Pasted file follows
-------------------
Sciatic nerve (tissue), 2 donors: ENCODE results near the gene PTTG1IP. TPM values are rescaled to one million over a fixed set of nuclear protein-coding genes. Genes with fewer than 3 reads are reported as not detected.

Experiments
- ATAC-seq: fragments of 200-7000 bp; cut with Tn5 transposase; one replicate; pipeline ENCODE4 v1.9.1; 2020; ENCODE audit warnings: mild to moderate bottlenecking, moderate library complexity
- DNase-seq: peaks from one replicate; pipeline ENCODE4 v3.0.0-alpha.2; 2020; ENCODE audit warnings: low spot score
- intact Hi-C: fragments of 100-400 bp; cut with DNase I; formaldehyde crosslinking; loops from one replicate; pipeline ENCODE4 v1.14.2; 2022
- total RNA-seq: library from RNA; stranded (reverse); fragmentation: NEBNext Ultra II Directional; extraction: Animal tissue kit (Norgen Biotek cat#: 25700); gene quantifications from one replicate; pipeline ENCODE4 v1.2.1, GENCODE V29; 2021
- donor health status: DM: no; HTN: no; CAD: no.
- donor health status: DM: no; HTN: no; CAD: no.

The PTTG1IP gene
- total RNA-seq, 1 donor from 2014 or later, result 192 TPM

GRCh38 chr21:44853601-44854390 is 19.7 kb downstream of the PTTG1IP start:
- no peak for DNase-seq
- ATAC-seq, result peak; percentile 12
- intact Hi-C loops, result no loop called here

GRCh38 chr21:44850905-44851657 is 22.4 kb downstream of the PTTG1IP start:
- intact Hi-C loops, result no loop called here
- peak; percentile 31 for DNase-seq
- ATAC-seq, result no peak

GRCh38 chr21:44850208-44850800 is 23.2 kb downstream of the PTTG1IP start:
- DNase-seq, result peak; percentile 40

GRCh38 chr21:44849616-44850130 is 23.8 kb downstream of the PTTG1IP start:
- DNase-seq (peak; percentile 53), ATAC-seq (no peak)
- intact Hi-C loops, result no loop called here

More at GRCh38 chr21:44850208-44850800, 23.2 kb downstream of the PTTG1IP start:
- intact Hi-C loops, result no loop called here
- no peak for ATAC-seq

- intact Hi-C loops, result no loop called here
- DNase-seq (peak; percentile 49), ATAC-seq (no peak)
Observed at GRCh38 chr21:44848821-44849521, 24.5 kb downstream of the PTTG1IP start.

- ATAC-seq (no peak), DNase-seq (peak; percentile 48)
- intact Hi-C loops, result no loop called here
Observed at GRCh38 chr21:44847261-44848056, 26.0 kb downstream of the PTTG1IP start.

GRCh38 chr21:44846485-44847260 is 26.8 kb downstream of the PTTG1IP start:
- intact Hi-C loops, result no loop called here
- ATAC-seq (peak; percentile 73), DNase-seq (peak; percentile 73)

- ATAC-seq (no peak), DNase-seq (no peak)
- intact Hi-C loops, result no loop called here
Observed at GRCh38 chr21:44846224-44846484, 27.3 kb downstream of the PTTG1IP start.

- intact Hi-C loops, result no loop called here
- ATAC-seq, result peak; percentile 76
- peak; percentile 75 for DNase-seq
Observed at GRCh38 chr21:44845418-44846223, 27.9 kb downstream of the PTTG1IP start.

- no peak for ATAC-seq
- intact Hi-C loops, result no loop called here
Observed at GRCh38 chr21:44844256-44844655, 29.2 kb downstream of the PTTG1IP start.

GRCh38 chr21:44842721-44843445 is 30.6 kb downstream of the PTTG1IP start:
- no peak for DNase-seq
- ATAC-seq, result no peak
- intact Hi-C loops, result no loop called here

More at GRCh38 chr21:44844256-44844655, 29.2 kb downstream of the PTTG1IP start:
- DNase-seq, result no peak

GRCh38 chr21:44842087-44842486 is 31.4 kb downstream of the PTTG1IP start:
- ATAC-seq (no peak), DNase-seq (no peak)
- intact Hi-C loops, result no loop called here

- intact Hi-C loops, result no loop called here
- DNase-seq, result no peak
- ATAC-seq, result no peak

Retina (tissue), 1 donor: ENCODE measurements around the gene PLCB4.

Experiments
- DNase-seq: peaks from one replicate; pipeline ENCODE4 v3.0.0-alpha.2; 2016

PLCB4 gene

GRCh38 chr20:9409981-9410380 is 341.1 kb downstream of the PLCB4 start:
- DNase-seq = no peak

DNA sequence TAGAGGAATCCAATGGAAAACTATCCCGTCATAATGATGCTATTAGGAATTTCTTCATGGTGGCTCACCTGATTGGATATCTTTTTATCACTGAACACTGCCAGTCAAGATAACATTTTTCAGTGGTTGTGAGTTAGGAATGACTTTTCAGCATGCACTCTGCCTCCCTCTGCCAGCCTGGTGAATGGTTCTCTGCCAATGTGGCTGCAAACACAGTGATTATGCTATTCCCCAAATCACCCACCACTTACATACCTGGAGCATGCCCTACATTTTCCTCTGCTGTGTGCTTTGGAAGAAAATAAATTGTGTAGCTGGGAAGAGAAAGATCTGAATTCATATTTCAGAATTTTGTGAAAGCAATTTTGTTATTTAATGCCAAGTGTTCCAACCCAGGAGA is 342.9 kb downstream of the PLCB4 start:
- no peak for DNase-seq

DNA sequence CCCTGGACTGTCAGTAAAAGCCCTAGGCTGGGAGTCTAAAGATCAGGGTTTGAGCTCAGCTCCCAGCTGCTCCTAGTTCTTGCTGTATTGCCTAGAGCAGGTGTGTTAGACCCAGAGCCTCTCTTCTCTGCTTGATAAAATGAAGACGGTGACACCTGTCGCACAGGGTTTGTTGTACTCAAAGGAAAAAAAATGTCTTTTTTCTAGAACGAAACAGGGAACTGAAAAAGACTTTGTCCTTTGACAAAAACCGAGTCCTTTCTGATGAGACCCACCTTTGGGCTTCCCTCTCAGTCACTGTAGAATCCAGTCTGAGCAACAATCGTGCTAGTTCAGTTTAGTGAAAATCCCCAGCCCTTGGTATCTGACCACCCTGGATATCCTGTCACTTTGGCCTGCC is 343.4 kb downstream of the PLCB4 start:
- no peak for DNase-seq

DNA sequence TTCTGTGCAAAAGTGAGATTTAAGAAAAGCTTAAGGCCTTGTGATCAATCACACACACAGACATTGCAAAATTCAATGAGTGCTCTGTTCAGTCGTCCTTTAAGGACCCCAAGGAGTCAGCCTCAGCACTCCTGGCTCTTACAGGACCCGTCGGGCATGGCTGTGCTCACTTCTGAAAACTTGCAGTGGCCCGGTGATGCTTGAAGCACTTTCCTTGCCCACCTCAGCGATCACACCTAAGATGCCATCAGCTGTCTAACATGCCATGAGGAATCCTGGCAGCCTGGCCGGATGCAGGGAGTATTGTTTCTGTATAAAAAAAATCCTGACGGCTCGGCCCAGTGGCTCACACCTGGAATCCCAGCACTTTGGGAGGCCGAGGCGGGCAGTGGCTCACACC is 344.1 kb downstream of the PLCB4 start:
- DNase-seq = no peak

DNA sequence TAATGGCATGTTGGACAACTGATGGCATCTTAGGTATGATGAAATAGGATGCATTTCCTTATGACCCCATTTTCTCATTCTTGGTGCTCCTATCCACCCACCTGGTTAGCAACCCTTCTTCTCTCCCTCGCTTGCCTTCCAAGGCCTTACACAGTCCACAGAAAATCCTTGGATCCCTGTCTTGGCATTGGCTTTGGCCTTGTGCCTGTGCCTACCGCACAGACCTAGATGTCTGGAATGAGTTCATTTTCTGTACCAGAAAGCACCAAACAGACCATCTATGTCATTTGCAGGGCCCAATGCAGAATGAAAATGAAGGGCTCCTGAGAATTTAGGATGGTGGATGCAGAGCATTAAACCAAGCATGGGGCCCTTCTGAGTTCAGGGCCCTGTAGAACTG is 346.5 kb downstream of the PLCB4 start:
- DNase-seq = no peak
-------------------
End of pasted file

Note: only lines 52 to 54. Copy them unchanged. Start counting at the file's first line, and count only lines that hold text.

GRCh38 chr21:44842087-44842486 is 31.4 kb downstream of the PTTG1IP start:
- ATAC-seq (no peak), DNase-seq (no peak)
- intact Hi-C loops, result no loop called here